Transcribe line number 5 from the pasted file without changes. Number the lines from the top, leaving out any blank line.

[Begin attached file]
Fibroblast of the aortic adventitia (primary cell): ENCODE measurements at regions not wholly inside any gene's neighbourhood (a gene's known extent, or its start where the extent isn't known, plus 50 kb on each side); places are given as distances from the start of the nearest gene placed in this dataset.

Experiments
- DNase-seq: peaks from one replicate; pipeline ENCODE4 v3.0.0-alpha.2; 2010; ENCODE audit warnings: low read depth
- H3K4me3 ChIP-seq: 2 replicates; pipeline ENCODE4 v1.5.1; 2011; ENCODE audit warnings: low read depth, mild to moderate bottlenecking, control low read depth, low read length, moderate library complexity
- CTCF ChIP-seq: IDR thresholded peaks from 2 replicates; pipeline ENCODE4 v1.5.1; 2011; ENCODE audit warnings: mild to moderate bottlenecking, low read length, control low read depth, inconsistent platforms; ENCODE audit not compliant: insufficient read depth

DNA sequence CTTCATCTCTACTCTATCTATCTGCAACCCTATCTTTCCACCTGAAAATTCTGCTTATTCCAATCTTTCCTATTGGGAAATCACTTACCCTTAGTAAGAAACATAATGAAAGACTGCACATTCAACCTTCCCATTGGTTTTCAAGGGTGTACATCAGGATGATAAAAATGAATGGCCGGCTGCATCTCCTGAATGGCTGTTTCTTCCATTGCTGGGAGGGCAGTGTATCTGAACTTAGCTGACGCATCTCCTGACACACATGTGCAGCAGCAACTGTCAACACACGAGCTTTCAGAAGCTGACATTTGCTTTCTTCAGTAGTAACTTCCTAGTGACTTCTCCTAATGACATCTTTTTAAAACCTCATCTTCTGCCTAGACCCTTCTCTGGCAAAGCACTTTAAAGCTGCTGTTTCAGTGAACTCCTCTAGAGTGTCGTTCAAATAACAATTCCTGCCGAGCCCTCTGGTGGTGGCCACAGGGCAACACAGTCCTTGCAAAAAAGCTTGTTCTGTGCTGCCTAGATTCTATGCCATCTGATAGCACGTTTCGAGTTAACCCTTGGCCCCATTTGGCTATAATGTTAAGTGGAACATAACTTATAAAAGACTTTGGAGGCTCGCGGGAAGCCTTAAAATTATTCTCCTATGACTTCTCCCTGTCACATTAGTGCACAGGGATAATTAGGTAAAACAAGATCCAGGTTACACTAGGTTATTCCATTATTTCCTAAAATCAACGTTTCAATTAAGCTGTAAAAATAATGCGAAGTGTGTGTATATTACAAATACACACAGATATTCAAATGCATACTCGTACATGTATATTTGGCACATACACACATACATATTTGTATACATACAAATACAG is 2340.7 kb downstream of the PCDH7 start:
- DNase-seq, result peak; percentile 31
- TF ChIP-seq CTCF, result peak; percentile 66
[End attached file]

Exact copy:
- CTCF ChIP-seq: IDR thresholded peaks from 2 replicates; pipeline ENCODE4 v1.5.1; 2011; ENCODE audit warnings: mild to moderate bottlenecking, low read length, control low read depth, inconsistent platforms; ENCODE audit not compliant: insufficient read depth